J. Schatzel works in healthcare administration in rural upstate NY and has a master's degree in history.
As a child, I always looked forward to finding my Easter basket and exploring what the Easter Bunny had brought. Although there was always an assortment of candy, what I remember most are the experience-based gifts they contained. Back in the 90s, I was thrilled to receive a disposable camera and a photo album, and the Disney piano sheet music felt like a huge score!
With my own children, I have taken the approach of reserving Easter candy for an occasional treat throughout the season (e.g., a marshmallow peep in their school lunch or jelly beans added to their trail mix). In their Easter baskets, I include items that they need but that can be a bit more fun when coming from the Easter Bunny. Whether those needs are physical, educational, developmental, or emotional, I try to include an assortment of items that I think will make their everyday life in the coming weeks or months a bit brighter.
The following are some examples of items I have included in my children's Easter baskets so far and some ideas for items I might include in the coming years. You know your child better than anyone; think about what you might enjoy if you were in their shoes. Is there something specific they need that the Easter Bunny might be able to put a fun spin on?
Non-Candy Easter Basket Gifts
- Dental Care Items: Toothbrushes with matching toothpaste, toothbrush holders, mouth rinse, and other oral hygiene items featuring characters your children love can make brushing more fun. Crayola and Paw Patrol were big hits with my three-year-old this year!
- Seasonally Appropriate Footwear: Rainboots, sneakers, water shoes, socks, sandals, or other footwear appropriate for your location/activities will allow your kid to splash around in the spring weather with confidence. Rain boots with a matching umbrella were a big hit last year with my two-year-old, and my one-year-old this year loved his Sesame Street socks!
- Art Supplies: Coloring Books, sticker books, activity books, construction paper, watercolor paints, crayons, markers, colored pencils, chalk, beads, glue, and other arts and crafts supplies can give them the tools needed to get creative. The list is infinite, and what supplies you include should really depend on what your child enjoys. My three year old needed safety-scissors for starting preschool in the coming weeks, so I gave them to him for Easter so he could start practicing with them. He had a blast!
- Bath Supplies: Bubblebath, bath bombs, bath toys, soap, shampoo, towels, washcloths, tub mats, safety tub spout covers, and scented Epsom salts can all make bath time more enjoyable. Try to find products that feature their favorite characters from movies or books. My oldest son absolutely loved his elephant spout cover and Elmo tub mat in his basket when he was two. We made a big deal about getting to take them to the bathroom and put them in the tub, and for months, he was always quick to cooperate for bath time.
- Summer Supplies: Sun hats, sunglasses, child-safe sunscreen, chalk, sand toys, bathing suits, beach towels, life jackets, and other supplies that will be useful come summer are also good ideas to include. My sons always (at least until they’re older and want to pick out their own) receive their swimsuits and rash guards in their Easter baskets.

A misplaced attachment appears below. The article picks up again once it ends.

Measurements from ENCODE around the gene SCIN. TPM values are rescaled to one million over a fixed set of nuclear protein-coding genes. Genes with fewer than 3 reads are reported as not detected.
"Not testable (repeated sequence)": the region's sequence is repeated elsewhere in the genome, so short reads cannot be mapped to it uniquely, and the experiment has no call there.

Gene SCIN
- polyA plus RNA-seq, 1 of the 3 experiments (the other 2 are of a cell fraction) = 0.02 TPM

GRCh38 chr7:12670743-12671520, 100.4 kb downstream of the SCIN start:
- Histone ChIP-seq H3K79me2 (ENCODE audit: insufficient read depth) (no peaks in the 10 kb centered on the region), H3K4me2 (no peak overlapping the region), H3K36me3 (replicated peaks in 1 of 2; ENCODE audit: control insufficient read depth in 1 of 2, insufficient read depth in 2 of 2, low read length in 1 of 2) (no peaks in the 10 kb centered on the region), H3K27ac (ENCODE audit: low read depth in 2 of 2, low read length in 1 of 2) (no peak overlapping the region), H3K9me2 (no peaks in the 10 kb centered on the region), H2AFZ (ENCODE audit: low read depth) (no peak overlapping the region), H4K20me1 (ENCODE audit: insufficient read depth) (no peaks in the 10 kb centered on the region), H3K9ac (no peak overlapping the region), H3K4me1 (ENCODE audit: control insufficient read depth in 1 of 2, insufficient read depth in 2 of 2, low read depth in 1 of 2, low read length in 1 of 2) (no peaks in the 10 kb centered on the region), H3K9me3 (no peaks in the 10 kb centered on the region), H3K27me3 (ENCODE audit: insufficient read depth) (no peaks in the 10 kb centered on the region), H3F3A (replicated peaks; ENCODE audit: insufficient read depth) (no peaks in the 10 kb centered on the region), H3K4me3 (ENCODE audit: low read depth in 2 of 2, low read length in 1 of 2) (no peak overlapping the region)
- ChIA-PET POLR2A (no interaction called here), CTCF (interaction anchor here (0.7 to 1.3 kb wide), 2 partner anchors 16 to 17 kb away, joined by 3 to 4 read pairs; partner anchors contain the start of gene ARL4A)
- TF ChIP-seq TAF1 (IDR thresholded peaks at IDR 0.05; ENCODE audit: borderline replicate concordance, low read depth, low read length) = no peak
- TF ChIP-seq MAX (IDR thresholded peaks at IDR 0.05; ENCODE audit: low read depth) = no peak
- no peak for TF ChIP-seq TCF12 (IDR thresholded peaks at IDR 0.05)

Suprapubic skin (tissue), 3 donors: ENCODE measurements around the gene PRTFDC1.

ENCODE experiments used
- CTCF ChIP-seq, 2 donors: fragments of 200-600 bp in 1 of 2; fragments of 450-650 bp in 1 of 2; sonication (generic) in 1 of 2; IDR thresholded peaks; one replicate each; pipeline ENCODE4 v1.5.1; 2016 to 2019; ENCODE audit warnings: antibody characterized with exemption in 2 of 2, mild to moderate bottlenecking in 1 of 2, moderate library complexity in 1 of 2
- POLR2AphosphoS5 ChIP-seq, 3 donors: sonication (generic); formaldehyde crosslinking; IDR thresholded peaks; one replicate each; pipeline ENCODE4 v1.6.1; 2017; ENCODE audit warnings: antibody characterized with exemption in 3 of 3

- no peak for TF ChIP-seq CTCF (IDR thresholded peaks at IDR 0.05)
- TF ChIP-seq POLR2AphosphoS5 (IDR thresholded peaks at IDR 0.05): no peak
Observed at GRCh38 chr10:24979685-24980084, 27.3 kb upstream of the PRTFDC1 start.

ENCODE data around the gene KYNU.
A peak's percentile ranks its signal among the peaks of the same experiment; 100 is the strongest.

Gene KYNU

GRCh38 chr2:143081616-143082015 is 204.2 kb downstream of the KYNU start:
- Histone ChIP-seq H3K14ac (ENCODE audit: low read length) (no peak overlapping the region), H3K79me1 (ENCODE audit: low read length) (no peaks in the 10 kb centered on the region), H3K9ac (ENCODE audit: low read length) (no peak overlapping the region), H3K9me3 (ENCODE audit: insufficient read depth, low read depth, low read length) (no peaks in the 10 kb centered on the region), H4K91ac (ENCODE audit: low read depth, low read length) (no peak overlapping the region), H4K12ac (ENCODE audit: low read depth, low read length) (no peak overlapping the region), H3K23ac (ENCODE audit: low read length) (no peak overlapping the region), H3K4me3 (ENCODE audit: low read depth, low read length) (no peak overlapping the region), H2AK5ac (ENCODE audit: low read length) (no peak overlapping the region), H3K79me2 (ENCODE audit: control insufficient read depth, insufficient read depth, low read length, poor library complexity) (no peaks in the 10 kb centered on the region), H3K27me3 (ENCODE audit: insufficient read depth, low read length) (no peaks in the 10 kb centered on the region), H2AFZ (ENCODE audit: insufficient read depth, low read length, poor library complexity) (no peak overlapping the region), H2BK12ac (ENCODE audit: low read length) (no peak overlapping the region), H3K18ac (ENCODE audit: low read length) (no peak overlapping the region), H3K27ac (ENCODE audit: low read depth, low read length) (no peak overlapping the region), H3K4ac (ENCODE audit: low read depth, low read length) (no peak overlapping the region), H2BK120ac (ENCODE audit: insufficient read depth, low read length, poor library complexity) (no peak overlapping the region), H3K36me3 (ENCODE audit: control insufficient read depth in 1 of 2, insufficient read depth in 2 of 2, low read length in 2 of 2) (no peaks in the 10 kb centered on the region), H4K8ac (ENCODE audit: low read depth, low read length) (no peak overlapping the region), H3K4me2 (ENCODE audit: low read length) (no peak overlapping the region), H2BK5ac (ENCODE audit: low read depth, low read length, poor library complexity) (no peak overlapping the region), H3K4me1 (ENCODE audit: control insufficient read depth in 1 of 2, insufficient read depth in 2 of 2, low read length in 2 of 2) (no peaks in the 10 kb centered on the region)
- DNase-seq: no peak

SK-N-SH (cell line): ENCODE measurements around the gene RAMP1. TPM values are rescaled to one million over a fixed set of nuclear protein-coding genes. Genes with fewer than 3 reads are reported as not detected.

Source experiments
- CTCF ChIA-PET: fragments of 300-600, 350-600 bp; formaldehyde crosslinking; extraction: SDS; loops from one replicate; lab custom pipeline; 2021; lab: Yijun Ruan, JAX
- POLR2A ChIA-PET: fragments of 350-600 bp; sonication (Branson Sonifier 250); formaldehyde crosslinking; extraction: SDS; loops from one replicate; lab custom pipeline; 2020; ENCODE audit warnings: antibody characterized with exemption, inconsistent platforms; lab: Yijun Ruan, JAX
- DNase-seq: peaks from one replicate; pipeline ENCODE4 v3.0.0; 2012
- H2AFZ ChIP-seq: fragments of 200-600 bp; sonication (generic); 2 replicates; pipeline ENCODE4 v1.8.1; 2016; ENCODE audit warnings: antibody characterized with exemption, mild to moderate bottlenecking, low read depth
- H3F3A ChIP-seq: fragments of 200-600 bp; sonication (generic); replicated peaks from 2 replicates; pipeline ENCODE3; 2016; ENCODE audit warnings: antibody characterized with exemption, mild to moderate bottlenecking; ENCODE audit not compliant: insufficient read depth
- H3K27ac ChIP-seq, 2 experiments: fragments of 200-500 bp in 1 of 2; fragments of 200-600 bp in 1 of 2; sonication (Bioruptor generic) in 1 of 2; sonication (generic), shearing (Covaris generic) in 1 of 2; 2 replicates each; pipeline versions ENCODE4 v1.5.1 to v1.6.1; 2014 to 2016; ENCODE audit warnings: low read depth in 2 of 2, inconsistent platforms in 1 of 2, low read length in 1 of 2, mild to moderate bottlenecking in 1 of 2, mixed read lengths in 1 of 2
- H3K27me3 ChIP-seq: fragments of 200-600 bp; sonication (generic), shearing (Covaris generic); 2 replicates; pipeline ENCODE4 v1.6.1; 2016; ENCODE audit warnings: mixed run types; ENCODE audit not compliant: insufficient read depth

- Kitchen Supplies: Aprons, oven mitts, cookbooks, recipe cards, fridge magnets, whisks, spatulas, or wooden spoons set in their favorite color might get them excited to help in the kitchen. Water bottles or sippy cups with their favorite characters are also good choices.
- School supplies: Reusable snack bags with their favorite colors or characters, water bottles, fun printed pencils, and shaped erasers to bring to school are always appreciated.
- Gardening Supplies: Seeds, gloves, trowels, flower pots (with paints to decorate), plant identification books, watering cans, vests, and picnic blankets can all make gardening and outdoor time more interesting. Whether you live in an apartment with a windowsill or on a farm, using gardening supplies can be a fun project for hours of entertainment and learning. Three years later, my son is still happily using his gardening tools. His Green Toys watering can led to endless hours of fun in the kiddie pool and bathtub as well!
- Exploration Supplies: Children’s binoculars, bug identification books, bird identification books, gardening gloves, safari hats, journals in which they can write about or draw their findings (with gel pens in their favorite colors) can get them excited about learning and exploration. My son uses his binoculars from the living room to watch the birds at our neighbor’s bird feeders. (They probably see him in the window and think he’s watching them in their kitchen!)
- Outdoor supplies: Roller skates, helmets, knee/elbow/wrist guards in their favorite color, jump ropes, bubble wands, and other outdoor items will equip them for hours of recreation in the summer. My oldest son learned to roller skate in the living room, as there was still snow on the ground by Easter. He didn’t care whether he was inside or outside—he was just thrilled to try out his new skates!
Fourwaystoyummy from Coupeville WA on May 06, 2020:
Our kid always got an empty basket that he needed to fill with the colored hard-cooked eggs we hid in the house. This was so fun and often took quite a while since my husband can be ruthless in his hiding abilities. Our holidays always focus on special foods and everyone helping in the kitchen. Setting the table in a special way and doing a craft project is fun. This year we made a bunny scarecrow for fun!